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    A month after the devastation of Hurricane Katrina, the collapse of levees around New Orleans, and the disappointment with the government's relief efforts, let's take a look at the lessons we should learn from this disaster.

    The disaster was much more about the flood than the hurricane. Many people seem to be missing this point. The overestimation of Hurricane Rita's predicted impact is one symptom. Another side-effect is that, relatively speaking, the damage wrought by Katrina outside of New Orleans was ignored by the media. When we think about the devastation of hurricanes, unfortunately, we're far more likely to remember flooded New Orleans than flattened coastal Mississippi.

    The blame game never ends – and rarely takes a break. It was good to see the Democrats and Republicans wait, oh, a few hours before they started blaming each other. Instead of a dispassionate analysis of the debacle after the dust had settled, we were mostly left with partisan hacks throwing mud at each other almost as soon as they could grab a handful.

    All levels of government bear some blame for the debacle. The federal government could have responded more quickly and effectively. But state and local plans were woefully inadequate and their implementation was inept. Anyone who tries to ascribe blame to only one level of government is remarkably blind or politically motivated.

    The federal government bore too much blame and is now trying to bear too much responsibility. Why do people expect the federal government to be the chief solution to an essentially state and local problem? The federal government is not especially competent; the disaster is out of its jurisdiction; and it's not as if it doesn't have enough to do already. And not surprisingly, local officials want boatloads of federal taxpayer dollars while being given as much control as possible over how those resources will be spent.

    Far too many people depend on government far too much. Let me get this straight: Government failed at all levels – before, during, and after the disaster – so the solution is to get the government more involved? Moreover, for the last 40 years, the federal and state governments have been busy subsidizing bad decisions by individuals through public policy. The result: Many people have been left unable to make decisions to promote their own well-being – or unwilling to do so, knowing that the government would probably bail them out. Natural disaste,r plus government ineptitude plus sin-nature, equals a debacle of biblical proportions.

    Private charitable activity is always better. Charity is always preferred ethically, because people are engaged in voluntary, mutually beneficial exchange with others. Charity is always preferred biblically, because it fills the biblical mandate to love others, especially those who are the most vulnerable. Charity, if done well, is preferred practically, because it is more effective, more efficient, and can focus on the spiritual as well as the material concerns of the needy. Again, if government is ineffective, shouldn't our response be less dependence on government and more encouragement of private activity?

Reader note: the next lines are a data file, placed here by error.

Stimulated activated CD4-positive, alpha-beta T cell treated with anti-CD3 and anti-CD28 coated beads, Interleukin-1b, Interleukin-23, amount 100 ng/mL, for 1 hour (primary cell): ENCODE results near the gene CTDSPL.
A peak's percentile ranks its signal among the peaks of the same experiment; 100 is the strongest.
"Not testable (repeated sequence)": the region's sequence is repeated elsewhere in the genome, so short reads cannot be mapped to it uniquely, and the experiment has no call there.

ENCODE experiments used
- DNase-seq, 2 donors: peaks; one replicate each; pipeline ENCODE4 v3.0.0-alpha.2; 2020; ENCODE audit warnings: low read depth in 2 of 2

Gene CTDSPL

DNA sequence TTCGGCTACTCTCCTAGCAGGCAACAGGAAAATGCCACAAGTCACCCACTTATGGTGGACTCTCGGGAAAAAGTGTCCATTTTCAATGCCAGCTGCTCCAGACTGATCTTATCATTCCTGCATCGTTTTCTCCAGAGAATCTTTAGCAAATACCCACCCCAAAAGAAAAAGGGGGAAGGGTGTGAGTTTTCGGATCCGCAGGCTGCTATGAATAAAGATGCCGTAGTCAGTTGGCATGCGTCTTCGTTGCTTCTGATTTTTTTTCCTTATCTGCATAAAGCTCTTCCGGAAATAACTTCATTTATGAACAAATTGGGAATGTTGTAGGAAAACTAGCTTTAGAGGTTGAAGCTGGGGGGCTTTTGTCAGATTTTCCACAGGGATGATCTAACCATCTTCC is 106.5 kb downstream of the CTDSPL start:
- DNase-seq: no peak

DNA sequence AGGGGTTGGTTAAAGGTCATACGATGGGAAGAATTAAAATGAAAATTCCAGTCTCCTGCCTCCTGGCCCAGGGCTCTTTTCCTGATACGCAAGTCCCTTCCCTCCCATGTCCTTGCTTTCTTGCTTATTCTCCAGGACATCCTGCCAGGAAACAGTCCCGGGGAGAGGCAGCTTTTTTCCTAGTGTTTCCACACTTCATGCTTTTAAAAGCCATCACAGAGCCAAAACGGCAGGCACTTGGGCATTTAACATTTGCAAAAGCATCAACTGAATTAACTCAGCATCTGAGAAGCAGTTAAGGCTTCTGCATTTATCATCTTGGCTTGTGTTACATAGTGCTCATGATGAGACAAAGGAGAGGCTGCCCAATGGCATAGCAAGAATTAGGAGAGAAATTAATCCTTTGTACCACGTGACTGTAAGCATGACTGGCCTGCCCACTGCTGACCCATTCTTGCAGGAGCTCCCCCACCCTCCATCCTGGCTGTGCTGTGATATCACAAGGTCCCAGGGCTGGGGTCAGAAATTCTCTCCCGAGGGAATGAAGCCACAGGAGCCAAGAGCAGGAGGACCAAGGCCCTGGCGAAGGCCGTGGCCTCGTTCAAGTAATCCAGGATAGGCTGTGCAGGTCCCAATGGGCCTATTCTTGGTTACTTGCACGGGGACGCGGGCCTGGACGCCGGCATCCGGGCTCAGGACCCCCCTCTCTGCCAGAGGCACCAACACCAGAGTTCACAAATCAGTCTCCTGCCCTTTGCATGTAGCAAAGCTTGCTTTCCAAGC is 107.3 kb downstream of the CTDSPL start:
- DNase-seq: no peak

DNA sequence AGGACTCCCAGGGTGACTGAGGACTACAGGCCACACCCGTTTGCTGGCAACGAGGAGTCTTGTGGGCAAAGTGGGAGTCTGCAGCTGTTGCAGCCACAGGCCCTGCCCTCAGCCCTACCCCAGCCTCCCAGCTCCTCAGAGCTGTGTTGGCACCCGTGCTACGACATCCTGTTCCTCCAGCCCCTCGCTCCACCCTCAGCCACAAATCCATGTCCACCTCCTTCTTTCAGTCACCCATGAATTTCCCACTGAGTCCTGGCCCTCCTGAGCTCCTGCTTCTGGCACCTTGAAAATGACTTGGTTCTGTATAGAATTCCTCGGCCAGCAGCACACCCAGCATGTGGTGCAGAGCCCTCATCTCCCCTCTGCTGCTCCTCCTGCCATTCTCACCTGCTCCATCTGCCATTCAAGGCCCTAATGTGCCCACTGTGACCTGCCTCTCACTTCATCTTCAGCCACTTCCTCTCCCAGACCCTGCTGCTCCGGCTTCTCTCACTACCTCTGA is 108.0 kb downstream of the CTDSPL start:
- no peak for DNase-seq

Politicians really enjoy spending taxpayer money. President Bush has said that he wants to spend $200 billion post-Katrina and cut spending elsewhere so that overall spending does not increase. He might as well say he'd like to see cows fly. The few Republican fiscal conservatives in Congress have run with this charge by proposing “Operation Offset” – a plan to reduce pork-barrel highway spending and to postpone the recently passed prescription benefit for seniors. For their efforts, they have already been brow-beaten by the House leadership. And Bush has repeatedly shown that he has no stomach or backbone for fiscal discipline.

    Your taxes will rise dramatically. Bush says that he is committed not to raise taxes. If so, this means an increase in the national debt – in other words, higher future taxes. At this point, Congress is now looking to spend $250 billion over-and-above the amount that private insurance will pay in claims. This turns out to be more than $3,300 in taxes from the average family of four, and almost $200,000 per person in the New Orleans metropolitan area before the flood. Honesty and candor would require a mention of the spending's impact on taxes. Unfortunately, another Category-5 hurricane is more likely.

    It is impossible, of course, to be completely prepared for an event such as Katrina. A natural disaster is by definition destructive and disruptive. But these lessons point to the fact that a sound moral culture – one that promotes both self-reliance and social obligation, moral responsibility in the absence of coercive legal enforcement, and an ethic of sacrifice rather than entitlement – is an essential component of a free society, both in times of prosperity and in times of hardship.

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    D. Eric Schansberg is professor of economics at Indiana University Southeast and an adjunct scholar at the Acton Institute. He is also the author of Turn Neither to the Right nor to the Left: A Thinking Christian's Guide to Politics and Public Policy (Alertness Books).